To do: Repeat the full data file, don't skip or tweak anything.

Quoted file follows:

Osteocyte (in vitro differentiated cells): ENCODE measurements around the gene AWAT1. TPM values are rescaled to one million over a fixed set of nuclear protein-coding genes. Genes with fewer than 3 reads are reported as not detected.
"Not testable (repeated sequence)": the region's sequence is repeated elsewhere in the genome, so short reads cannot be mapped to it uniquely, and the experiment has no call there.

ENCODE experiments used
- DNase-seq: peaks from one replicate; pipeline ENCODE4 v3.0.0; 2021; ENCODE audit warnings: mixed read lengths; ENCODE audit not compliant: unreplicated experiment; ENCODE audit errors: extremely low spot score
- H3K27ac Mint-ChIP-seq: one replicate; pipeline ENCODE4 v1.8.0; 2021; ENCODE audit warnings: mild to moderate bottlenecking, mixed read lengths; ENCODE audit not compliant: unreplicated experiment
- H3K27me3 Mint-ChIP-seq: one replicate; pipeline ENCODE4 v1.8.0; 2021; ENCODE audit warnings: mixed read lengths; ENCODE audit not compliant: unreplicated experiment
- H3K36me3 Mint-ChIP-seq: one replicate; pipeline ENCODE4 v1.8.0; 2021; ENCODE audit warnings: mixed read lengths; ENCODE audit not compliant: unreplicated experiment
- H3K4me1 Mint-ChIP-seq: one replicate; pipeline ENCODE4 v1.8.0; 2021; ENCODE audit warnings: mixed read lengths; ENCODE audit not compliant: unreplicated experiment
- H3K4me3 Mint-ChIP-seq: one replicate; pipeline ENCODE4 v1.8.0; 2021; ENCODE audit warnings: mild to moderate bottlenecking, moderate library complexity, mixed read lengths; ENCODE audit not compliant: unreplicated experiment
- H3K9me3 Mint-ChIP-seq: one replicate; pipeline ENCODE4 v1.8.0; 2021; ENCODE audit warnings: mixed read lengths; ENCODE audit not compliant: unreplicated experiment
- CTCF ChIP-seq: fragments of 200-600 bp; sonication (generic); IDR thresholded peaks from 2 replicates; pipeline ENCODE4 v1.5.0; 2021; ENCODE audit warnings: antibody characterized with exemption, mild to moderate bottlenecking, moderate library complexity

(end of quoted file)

Osteocyte (in vitro differentiated cells): ENCODE measurements around the gene AWAT1. TPM values are rescaled to one million over a fixed set of nuclear protein-coding genes. Genes with fewer than 3 reads are reported as not detected.
"Not testable (repeated sequence)": the region's sequence is repeated elsewhere in the genome, so short reads cannot be mapped to it uniquely, and the experiment has no call there.

ENCODE experiments used
- DNase-seq: peaks from one replicate; pipeline ENCODE4 v3.0.0; 2021; ENCODE audit warnings: mixed read lengths; ENCODE audit not compliant: unreplicated experiment; ENCODE audit errors: extremely low spot score
- H3K27ac Mint-ChIP-seq: one replicate; pipeline ENCODE4 v1.8.0; 2021; ENCODE audit warnings: mild to moderate bottlenecking, mixed read lengths; ENCODE audit not compliant: unreplicated experiment
- H3K27me3 Mint-ChIP-seq: one replicate; pipeline ENCODE4 v1.8.0; 2021; ENCODE audit warnings: mixed read lengths; ENCODE audit not compliant: unreplicated experiment
- H3K36me3 Mint-ChIP-seq: one replicate; pipeline ENCODE4 v1.8.0; 2021; ENCODE audit warnings: mixed read lengths; ENCODE audit not compliant: unreplicated experiment
- H3K4me1 Mint-ChIP-seq: one replicate; pipeline ENCODE4 v1.8.0; 2021; ENCODE audit warnings: mixed read lengths; ENCODE audit not compliant: unreplicated experiment
- H3K4me3 Mint-ChIP-seq: one replicate; pipeline ENCODE4 v1.8.0; 2021; ENCODE audit warnings: mild to moderate bottlenecking, moderate library complexity, mixed read lengths; ENCODE audit not compliant: unreplicated experiment
- H3K9me3 Mint-ChIP-seq: one replicate; pipeline ENCODE4 v1.8.0; 2021; ENCODE audit warnings: mixed read lengths; ENCODE audit not compliant: unreplicated experiment
- CTCF ChIP-seq: fragments of 200-600 bp; sonication (generic); IDR thresholded peaks from 2 replicates; pipeline ENCODE4 v1.5.0; 2021; ENCODE audit warnings: antibody characterized with exemption, mild to moderate bottlenecking, moderate library complexity